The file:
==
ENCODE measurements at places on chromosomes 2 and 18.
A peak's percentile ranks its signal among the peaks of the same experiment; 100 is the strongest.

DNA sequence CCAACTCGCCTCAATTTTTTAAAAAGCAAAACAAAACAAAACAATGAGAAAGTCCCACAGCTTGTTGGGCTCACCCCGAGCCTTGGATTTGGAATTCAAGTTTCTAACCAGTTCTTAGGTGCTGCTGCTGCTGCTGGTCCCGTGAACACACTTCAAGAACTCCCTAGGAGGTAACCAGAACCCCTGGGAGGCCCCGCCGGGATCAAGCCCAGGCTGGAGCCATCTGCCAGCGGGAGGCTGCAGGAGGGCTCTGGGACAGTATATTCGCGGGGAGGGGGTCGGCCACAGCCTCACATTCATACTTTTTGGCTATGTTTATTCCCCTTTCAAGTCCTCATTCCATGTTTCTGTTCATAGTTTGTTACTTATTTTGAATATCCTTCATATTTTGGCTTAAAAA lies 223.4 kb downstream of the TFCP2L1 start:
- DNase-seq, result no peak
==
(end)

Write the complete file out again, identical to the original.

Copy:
ENCODE measurements at places on chromosomes 2 and 18.
A peak's percentile ranks its signal among the peaks of the same experiment; 100 is the strongest.

DNA sequence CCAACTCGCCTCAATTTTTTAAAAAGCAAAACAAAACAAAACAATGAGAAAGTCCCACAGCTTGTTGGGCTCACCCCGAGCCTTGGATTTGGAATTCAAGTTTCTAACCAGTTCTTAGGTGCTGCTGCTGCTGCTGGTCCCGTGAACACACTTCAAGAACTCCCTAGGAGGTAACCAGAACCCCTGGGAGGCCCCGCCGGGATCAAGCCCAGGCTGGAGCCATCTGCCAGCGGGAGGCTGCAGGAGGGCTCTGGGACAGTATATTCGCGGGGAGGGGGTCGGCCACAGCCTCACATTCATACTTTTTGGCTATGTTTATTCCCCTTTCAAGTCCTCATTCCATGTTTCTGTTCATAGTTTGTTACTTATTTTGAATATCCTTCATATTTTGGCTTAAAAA lies 223.4 kb downstream of the TFCP2L1 start:
- DNase-seq, result no peak